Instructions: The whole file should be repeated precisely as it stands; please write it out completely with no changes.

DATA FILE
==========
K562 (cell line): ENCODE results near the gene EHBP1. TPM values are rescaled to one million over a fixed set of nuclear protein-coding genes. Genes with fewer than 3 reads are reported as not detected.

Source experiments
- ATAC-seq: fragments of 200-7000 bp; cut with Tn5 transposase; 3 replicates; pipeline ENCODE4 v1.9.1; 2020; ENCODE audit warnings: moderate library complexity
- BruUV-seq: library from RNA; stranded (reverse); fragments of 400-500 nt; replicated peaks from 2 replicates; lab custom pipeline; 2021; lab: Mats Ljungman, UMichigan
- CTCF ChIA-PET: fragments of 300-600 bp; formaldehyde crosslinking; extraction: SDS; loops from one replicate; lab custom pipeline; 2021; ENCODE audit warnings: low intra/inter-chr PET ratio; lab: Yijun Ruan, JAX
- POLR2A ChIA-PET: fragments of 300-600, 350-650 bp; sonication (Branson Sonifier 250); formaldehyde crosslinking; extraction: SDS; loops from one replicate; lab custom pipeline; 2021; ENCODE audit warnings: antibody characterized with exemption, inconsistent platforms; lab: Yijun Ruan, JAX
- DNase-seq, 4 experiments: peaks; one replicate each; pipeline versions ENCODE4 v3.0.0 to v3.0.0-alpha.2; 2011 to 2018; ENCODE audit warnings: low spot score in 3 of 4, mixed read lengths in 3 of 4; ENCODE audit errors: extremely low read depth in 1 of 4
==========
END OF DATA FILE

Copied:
K562 (cell line): ENCODE results near the gene EHBP1. TPM values are rescaled to one million over a fixed set of nuclear protein-coding genes. Genes with fewer than 3 reads are reported as not detected.

Source experiments
- ATAC-seq: fragments of 200-7000 bp; cut with Tn5 transposase; 3 replicates; pipeline ENCODE4 v1.9.1; 2020; ENCODE audit warnings: moderate library complexity
- BruUV-seq: library from RNA; stranded (reverse); fragments of 400-500 nt; replicated peaks from 2 replicates; lab custom pipeline; 2021; lab: Mats Ljungman, UMichigan
- CTCF ChIA-PET: fragments of 300-600 bp; formaldehyde crosslinking; extraction: SDS; loops from one replicate; lab custom pipeline; 2021; ENCODE audit warnings: low intra/inter-chr PET ratio; lab: Yijun Ruan, JAX
- POLR2A ChIA-PET: fragments of 300-600, 350-650 bp; sonication (Branson Sonifier 250); formaldehyde crosslinking; extraction: SDS; loops from one replicate; lab custom pipeline; 2021; ENCODE audit warnings: antibody characterized with exemption, inconsistent platforms; lab: Yijun Ruan, JAX
- DNase-seq, 4 experiments: peaks; one replicate each; pipeline versions ENCODE4 v3.0.0 to v3.0.0-alpha.2; 2011 to 2018; ENCODE audit warnings: low spot score in 3 of 4, mixed read lengths in 3 of 4; ENCODE audit errors: extremely low read depth in 1 of 4